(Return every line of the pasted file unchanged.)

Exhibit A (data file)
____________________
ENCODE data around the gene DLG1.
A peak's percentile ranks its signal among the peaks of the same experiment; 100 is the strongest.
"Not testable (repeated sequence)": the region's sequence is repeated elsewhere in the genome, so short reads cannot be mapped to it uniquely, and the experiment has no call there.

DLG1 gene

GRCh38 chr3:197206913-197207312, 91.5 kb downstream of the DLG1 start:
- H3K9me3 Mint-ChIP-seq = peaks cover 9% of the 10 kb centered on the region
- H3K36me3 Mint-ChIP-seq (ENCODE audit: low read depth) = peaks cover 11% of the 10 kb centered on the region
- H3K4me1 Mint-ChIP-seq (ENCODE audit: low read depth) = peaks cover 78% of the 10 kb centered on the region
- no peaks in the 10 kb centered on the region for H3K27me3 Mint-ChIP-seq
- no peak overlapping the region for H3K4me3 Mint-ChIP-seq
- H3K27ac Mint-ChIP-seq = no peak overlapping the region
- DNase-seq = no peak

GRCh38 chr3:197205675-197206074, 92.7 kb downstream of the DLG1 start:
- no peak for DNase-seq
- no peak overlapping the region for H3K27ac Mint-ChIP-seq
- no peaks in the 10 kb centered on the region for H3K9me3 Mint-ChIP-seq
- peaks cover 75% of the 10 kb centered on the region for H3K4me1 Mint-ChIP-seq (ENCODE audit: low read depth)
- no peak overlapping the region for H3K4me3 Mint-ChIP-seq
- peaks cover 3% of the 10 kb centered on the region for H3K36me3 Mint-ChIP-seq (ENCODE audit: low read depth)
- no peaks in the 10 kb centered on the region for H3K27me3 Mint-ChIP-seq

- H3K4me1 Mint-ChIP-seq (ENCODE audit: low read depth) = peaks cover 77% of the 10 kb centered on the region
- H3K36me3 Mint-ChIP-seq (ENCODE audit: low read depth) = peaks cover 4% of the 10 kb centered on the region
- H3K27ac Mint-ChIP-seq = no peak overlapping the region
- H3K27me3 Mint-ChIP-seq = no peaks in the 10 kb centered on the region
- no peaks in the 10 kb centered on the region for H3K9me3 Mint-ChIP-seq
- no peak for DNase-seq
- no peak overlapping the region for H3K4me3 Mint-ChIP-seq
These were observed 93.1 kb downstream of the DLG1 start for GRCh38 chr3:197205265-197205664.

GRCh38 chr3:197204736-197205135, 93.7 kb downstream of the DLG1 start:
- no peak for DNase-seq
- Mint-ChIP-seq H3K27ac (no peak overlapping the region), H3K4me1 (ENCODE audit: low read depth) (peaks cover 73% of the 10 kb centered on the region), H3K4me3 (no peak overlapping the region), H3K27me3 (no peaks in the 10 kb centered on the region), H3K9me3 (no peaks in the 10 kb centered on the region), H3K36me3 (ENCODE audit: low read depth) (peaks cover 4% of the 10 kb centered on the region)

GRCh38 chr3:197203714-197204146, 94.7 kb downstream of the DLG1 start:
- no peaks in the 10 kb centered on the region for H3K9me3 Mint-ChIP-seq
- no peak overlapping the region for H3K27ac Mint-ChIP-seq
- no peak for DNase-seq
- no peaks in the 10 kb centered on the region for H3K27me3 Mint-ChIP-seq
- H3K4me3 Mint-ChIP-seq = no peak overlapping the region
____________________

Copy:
ENCODE data around the gene DLG1.
A peak's percentile ranks its signal among the peaks of the same experiment; 100 is the strongest.
"Not testable (repeated sequence)": the region's sequence is repeated elsewhere in the genome, so short reads cannot be mapped to it uniquely, and the experiment has no call there.

DLG1 gene

GRCh38 chr3:197206913-197207312, 91.5 kb downstream of the DLG1 start:
- H3K9me3 Mint-ChIP-seq = peaks cover 9% of the 10 kb centered on the region
- H3K36me3 Mint-ChIP-seq (ENCODE audit: low read depth) = peaks cover 11% of the 10 kb centered on the region
- H3K4me1 Mint-ChIP-seq (ENCODE audit: low read depth) = peaks cover 78% of the 10 kb centered on the region
- no peaks in the 10 kb centered on the region for H3K27me3 Mint-ChIP-seq
- no peak overlapping the region for H3K4me3 Mint-ChIP-seq
- H3K27ac Mint-ChIP-seq = no peak overlapping the region
- DNase-seq = no peak

GRCh38 chr3:197205675-197206074, 92.7 kb downstream of the DLG1 start:
- no peak for DNase-seq
- no peak overlapping the region for H3K27ac Mint-ChIP-seq
- no peaks in the 10 kb centered on the region for H3K9me3 Mint-ChIP-seq
- peaks cover 75% of the 10 kb centered on the region for H3K4me1 Mint-ChIP-seq (ENCODE audit: low read depth)
- no peak overlapping the region for H3K4me3 Mint-ChIP-seq
- peaks cover 3% of the 10 kb centered on the region for H3K36me3 Mint-ChIP-seq (ENCODE audit: low read depth)
- no peaks in the 10 kb centered on the region for H3K27me3 Mint-ChIP-seq

- H3K4me1 Mint-ChIP-seq (ENCODE audit: low read depth) = peaks cover 77% of the 10 kb centered on the region
- H3K36me3 Mint-ChIP-seq (ENCODE audit: low read depth) = peaks cover 4% of the 10 kb centered on the region
- H3K27ac Mint-ChIP-seq = no peak overlapping the region
- H3K27me3 Mint-ChIP-seq = no peaks in the 10 kb centered on the region
- no peaks in the 10 kb centered on the region for H3K9me3 Mint-ChIP-seq
- no peak for DNase-seq
- no peak overlapping the region for H3K4me3 Mint-ChIP-seq
These were observed 93.1 kb downstream of the DLG1 start for GRCh38 chr3:197205265-197205664.

GRCh38 chr3:197204736-197205135, 93.7 kb downstream of the DLG1 start:
- no peak for DNase-seq
- Mint-ChIP-seq H3K27ac (no peak overlapping the region), H3K4me1 (ENCODE audit: low read depth) (peaks cover 73% of the 10 kb centered on the region), H3K4me3 (no peak overlapping the region), H3K27me3 (no peaks in the 10 kb centered on the region), H3K9me3 (no peaks in the 10 kb centered on the region), H3K36me3 (ENCODE audit: low read depth) (peaks cover 4% of the 10 kb centered on the region)

GRCh38 chr3:197203714-197204146, 94.7 kb downstream of the DLG1 start:
- no peaks in the 10 kb centered on the region for H3K9me3 Mint-ChIP-seq
- no peak overlapping the region for H3K27ac Mint-ChIP-seq
- no peak for DNase-seq
- no peaks in the 10 kb centered on the region for H3K27me3 Mint-ChIP-seq
- H3K4me3 Mint-ChIP-seq = no peak overlapping the region